For many years now we’ve heard the term ‘globalization’ tossed around in business environments. Frankly, I think it’s been overused to describe a future event that has already arrived. It’s here – a new type of normal. Globalization doesn’t only happen when an international transaction of some kind occurs, globalization can occur domestically – on a street corner or standing in line at the grocery store. Globalization happens when we meet someone whose culture is distinctly different than our own. Culture embodies a global perspective regardless of where it occurs.
Interacting or working across cultures suggests that we have an ability to connect different world views. Possessing such a skill means that a person is able to understand and appreciate another’s perspective. When people are unable to do so, they become frustrated and irritated. Angry. Perhaps they blame others for not being reasonable or accommodating. People do so without recognizing that no one is to blame. People of different cultures might simply approach a particular issue differently.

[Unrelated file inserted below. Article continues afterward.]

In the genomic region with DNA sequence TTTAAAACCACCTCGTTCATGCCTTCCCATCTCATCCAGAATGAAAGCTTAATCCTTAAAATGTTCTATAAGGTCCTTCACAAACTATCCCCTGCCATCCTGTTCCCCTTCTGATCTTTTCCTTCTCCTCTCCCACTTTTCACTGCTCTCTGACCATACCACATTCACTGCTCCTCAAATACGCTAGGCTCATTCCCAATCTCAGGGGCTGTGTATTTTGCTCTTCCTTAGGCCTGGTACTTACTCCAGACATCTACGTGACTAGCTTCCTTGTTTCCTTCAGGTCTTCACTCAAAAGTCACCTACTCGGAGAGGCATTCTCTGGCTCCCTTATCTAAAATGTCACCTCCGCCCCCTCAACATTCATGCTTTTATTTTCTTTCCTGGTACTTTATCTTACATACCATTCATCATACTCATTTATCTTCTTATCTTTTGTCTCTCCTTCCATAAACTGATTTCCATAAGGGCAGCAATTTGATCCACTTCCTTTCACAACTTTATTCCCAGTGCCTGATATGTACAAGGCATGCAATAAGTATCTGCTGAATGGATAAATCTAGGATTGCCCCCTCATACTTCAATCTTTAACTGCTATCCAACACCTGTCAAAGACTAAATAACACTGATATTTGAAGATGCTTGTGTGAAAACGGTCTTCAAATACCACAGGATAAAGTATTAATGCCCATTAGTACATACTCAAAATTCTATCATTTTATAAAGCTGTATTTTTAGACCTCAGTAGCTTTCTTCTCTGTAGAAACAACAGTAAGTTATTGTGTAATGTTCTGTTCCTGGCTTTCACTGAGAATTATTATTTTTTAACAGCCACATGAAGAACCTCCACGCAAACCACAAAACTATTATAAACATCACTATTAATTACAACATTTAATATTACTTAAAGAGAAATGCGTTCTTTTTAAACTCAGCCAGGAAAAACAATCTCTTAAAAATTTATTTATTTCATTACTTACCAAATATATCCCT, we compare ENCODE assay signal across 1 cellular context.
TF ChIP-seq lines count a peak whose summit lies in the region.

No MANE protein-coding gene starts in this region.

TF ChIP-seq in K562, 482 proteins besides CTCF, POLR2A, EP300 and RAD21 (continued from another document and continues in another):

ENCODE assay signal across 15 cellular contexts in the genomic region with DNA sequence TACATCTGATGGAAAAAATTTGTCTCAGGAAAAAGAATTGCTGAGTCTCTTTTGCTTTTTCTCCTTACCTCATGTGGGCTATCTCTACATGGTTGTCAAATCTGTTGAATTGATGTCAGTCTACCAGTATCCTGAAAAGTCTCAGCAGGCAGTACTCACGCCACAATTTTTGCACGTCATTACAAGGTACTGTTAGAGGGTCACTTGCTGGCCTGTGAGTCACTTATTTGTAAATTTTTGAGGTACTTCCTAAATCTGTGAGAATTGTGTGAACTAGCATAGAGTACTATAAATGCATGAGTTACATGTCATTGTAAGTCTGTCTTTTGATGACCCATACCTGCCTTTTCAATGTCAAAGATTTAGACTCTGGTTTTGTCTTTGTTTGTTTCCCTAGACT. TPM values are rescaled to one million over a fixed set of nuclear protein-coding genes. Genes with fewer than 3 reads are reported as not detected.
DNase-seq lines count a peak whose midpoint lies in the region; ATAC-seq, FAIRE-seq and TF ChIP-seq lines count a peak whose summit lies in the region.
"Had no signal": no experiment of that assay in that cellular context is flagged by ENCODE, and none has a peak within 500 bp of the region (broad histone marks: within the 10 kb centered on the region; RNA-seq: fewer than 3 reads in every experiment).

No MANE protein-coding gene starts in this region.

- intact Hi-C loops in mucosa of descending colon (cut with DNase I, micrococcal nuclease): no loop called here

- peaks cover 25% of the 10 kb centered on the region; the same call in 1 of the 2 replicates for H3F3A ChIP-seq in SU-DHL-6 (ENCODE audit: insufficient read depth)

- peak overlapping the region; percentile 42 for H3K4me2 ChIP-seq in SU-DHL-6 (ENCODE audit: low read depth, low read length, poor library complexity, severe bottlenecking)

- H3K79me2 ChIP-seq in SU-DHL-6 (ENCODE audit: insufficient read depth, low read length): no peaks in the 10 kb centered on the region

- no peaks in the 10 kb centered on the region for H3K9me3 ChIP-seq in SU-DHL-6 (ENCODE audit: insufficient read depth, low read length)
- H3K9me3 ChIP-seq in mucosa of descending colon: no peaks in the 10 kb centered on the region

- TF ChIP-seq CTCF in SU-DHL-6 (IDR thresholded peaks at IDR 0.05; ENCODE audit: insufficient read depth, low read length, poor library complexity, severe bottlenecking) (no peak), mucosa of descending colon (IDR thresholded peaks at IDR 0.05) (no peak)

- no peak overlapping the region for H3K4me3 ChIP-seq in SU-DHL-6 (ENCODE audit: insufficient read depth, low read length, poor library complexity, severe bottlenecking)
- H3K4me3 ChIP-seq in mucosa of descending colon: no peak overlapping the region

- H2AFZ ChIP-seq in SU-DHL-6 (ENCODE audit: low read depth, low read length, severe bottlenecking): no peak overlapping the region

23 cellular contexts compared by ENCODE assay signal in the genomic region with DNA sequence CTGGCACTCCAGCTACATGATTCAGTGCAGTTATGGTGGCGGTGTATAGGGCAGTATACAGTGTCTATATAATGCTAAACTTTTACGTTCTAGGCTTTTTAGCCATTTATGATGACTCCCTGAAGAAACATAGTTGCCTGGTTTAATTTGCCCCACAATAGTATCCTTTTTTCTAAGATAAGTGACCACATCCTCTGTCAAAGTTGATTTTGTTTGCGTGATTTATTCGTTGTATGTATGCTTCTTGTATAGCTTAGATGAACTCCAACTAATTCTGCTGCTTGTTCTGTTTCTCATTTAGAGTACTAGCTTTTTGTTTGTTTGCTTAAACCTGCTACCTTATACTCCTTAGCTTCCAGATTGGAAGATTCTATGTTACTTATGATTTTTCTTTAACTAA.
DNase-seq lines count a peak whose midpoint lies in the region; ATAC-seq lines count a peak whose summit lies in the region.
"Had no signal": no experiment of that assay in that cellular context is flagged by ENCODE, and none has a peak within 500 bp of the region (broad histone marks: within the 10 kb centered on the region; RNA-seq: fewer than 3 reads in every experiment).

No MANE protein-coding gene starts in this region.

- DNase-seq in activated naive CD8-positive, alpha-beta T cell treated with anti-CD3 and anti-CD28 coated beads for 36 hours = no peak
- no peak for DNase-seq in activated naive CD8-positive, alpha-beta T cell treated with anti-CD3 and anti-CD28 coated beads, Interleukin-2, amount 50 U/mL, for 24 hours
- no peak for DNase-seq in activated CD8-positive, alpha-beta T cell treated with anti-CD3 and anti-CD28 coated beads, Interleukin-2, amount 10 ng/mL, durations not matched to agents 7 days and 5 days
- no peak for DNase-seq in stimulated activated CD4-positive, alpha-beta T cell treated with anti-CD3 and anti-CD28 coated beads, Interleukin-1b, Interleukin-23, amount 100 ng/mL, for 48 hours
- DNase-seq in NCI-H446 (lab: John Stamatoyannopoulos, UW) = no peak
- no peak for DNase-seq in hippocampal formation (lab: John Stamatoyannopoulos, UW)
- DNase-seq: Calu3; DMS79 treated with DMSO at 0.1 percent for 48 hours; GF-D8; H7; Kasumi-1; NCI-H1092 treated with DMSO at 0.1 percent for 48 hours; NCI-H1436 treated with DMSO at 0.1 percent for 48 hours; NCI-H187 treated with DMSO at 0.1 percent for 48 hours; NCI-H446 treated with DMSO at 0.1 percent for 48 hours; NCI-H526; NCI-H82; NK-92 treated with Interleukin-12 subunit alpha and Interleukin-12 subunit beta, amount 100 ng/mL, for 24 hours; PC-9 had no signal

Organizations need to appreciate this new reality. Many traditional management models and approaches do not fit this new era of domestic globalization. In order to function in it, organizations need to better understand cultural differences and how to work across them in their own businesses – locally. This is where globalization is actually occurring – within organizational walls.
Think of it this way. The cultural diversity found within U.S. organizations today didn’t exist a generation ago. Hence, culture exemplifies change. And it’s the type of change that will continue to reappear.